Also, there was the question of who would find the letters, and how they’d been preserved. At first, I had a man find them and present them to a scholar, but that was too boring. My editor suggested something more personal; a parallel between the past and the present stories. That took some thinking, but my real protagonist came to life, a young American woman remodeling an old vicarage outside Manchester.
Doing all of this, I gained a new appreciation for the work which goes into every historical novel. Unless they’re set so far back in the past that you can make up everything, you have to dig and dig and dig and double-check even the tiniest of facts. And then be willing to revise your story when you discover it doesn’t hold water.
You can read The Woodcarver and the rest of the pieces in Mosaic, A Compilation of Creative Writing for free by clicking here. We’d love it if you’d leave us an honest review at your favorite online retailers.
Thanks to Asafesh at Freeimages.com for the photo of a quill
Are you someone who tries to do too much? I sure am. Lately I feel like one of those clowns who is trying to juggle so many objects that she can’t keep track of all of them. The balls, pins, and whatever other objects fly out into the audience, where they are forever lost.
I should know better, right? Years ago, I worked with a life coach who had me put an elephant on my desk. I forget exactly why an elephant, but it was supposed to remind me to do less. The elephant is still on my desk – but to be honest I hardly ever look at it. It’s lovely and even has colorful pinwheels in it, but I ignore it! I just keep taking on as much, no more, than I can handle.
A discussion on facebook about signing up for an online writing course sparked this post and made me wonder if there’s a cure. More than likely, I won’t have time to finish this course. I’m already behind and we’re just finishing the first week. I have excuses, but I’m also realizing that I didn’t need to add anything else to my to-do list. It looked so delicious and it’s FREE! How can I resist, except that I have deadlines coming up quickly, and I’m trying to write and edit stories for an anthology of my own short stories, help market Mosaic, get in shape for the summer bicycling season, and then there’s the day job. Oh, and I’m trying to design a WEB site for my author stuff, and well, I think I’m seriously becoming embarrassed, so I’ll stop listing the huge amount of things I’ve taken on, all of which were derailed this weekend by social commitments.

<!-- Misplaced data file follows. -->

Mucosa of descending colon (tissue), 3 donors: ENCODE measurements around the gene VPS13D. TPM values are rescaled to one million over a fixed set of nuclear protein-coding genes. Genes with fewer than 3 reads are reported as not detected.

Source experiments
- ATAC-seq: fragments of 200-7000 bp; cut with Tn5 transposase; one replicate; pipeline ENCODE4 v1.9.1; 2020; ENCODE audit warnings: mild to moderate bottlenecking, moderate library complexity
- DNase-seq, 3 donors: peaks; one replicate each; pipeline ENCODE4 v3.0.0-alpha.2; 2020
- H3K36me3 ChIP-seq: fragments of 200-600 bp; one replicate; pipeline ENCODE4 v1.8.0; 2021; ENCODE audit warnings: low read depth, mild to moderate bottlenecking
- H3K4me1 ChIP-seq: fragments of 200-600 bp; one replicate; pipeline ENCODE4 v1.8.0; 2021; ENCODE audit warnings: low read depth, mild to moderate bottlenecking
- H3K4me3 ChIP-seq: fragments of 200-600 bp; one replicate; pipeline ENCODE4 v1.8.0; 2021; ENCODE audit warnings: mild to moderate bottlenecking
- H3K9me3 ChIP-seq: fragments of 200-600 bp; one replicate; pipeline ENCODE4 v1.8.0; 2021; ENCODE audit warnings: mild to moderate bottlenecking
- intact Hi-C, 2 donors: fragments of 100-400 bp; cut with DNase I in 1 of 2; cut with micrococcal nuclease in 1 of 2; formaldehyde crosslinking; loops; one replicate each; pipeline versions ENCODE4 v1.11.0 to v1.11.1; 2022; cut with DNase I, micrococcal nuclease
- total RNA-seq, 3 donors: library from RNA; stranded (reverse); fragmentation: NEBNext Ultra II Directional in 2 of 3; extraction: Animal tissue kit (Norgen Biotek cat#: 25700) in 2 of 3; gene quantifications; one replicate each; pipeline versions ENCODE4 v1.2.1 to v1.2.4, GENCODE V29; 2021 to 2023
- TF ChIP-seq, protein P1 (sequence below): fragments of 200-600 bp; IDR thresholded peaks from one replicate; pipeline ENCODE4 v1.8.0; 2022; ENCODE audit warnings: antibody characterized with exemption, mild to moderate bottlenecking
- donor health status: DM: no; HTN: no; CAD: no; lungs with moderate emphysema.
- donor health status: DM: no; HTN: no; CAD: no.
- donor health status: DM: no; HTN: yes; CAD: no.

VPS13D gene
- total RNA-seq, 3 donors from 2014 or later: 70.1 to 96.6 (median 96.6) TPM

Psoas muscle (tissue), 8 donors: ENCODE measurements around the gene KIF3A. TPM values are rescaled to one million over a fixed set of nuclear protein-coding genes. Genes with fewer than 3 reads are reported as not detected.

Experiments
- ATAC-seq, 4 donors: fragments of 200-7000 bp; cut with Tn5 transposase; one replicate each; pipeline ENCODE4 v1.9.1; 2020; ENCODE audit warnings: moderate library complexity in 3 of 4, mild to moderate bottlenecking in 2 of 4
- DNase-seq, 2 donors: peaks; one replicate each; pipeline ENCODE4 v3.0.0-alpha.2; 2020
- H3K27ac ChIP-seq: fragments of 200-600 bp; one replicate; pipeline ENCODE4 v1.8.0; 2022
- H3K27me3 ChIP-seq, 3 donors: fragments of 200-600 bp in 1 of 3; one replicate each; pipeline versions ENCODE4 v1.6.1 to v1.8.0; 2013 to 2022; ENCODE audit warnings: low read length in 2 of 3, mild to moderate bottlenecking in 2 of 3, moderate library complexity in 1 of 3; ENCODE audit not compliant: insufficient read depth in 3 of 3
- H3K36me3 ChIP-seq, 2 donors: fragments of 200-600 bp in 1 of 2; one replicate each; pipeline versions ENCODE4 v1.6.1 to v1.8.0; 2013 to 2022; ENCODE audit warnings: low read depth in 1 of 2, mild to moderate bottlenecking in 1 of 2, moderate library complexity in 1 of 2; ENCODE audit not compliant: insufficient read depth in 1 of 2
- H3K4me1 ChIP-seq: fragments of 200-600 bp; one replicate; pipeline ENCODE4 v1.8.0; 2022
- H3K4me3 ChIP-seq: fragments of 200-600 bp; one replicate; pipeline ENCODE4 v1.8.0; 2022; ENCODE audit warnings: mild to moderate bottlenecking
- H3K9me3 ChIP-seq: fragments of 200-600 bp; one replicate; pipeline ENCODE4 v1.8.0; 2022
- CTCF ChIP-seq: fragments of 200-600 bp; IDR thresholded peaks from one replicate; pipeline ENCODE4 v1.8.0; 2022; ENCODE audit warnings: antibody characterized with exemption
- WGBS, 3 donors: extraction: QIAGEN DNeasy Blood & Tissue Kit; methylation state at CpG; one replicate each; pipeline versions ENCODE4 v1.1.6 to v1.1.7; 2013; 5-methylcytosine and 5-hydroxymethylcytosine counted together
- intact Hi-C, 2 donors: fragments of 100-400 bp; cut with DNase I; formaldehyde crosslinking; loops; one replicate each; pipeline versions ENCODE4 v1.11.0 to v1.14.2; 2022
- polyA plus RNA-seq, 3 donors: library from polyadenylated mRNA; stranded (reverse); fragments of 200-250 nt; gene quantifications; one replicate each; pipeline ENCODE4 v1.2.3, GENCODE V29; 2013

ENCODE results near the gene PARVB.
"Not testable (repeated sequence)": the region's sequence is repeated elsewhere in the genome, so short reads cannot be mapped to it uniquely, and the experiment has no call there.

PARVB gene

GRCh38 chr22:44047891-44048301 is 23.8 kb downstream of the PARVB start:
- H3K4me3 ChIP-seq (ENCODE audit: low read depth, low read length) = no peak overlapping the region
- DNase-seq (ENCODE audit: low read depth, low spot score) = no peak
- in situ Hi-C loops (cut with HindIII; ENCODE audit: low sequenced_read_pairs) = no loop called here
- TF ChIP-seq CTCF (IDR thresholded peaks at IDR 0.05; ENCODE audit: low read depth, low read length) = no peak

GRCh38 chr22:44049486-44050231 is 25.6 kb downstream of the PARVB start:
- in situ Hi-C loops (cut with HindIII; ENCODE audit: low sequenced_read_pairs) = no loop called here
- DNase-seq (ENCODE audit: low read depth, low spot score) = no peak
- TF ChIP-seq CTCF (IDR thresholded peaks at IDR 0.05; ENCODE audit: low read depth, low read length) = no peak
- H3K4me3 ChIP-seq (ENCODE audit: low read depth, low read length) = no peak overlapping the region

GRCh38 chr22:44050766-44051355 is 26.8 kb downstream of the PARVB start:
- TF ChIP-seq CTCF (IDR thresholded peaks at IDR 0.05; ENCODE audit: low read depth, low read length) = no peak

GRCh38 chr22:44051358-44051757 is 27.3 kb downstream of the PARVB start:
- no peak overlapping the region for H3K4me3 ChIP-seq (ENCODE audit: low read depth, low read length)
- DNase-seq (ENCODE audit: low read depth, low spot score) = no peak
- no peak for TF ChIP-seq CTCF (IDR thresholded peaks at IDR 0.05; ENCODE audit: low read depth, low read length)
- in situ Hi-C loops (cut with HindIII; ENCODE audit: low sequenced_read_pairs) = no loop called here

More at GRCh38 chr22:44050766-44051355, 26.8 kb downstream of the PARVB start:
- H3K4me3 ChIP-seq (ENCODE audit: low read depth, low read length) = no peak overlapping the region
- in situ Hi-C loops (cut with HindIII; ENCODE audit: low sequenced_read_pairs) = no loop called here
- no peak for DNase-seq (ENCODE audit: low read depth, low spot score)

The only defense I have is that every single one of these things is important to me. Very important. Life-giving and exciting and interesting and many other wonderful adjectives. I want to do it all. And I would, if only there were twice as many hours in each day. Unfortunately, something will fall through the cracks, and it’s up to me to decide what that will be. In my opinion, though, prioritize is a dirty word.
What about you? Leave me a comment, and I promise to respond.